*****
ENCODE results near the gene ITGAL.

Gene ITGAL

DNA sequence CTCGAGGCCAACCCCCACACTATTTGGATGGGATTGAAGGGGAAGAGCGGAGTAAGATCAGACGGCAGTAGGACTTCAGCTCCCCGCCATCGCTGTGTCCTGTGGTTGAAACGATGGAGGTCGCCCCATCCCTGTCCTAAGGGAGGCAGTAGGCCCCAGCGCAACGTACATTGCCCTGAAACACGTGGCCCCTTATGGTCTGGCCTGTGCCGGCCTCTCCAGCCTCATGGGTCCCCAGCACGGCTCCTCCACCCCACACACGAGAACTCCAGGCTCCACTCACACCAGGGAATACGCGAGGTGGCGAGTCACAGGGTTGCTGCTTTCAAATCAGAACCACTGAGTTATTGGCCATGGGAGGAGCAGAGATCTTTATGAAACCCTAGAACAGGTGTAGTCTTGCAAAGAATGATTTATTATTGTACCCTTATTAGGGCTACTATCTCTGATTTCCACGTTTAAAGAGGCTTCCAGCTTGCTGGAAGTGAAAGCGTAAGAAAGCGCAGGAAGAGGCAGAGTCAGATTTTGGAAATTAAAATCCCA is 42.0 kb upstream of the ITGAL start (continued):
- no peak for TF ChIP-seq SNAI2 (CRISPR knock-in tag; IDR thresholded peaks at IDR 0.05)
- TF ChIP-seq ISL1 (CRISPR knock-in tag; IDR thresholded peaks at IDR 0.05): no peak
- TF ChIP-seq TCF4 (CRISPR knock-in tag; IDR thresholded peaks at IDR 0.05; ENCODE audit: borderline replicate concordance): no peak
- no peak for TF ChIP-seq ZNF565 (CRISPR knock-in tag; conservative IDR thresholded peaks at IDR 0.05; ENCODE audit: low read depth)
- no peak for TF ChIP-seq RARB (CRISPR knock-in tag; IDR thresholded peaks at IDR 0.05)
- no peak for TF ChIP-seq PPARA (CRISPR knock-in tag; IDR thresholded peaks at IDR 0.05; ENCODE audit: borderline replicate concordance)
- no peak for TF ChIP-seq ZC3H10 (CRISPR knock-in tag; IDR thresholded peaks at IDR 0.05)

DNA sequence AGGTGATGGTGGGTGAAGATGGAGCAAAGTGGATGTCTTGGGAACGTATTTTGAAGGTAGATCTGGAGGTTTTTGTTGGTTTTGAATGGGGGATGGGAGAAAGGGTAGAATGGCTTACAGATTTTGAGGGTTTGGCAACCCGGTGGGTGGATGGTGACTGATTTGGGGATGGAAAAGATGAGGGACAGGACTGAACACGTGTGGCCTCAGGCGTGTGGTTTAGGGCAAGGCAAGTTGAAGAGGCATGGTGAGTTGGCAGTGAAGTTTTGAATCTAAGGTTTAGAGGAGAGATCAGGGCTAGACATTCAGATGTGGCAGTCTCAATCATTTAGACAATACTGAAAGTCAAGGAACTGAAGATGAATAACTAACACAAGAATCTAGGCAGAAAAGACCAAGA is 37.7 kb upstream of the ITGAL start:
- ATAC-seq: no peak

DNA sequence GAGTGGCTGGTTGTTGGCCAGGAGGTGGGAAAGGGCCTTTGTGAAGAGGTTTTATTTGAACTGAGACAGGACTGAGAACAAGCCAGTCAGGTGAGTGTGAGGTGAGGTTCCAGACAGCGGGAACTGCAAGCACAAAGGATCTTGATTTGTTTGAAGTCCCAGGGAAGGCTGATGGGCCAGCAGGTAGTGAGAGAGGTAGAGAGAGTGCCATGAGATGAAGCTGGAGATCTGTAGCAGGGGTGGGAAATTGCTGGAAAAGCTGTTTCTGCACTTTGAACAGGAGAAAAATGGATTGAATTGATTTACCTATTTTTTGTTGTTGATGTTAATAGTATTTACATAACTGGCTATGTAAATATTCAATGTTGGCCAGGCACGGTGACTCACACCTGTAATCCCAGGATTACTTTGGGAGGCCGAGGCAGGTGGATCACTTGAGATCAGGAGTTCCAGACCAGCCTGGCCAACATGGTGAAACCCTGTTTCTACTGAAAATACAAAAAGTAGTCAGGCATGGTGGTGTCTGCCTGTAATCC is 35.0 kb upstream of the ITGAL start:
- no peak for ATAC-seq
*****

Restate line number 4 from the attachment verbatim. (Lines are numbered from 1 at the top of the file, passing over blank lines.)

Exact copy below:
- no peak for TF ChIP-seq SNAI2 (CRISPR knock-in tag; IDR thresholded peaks at IDR 0.05)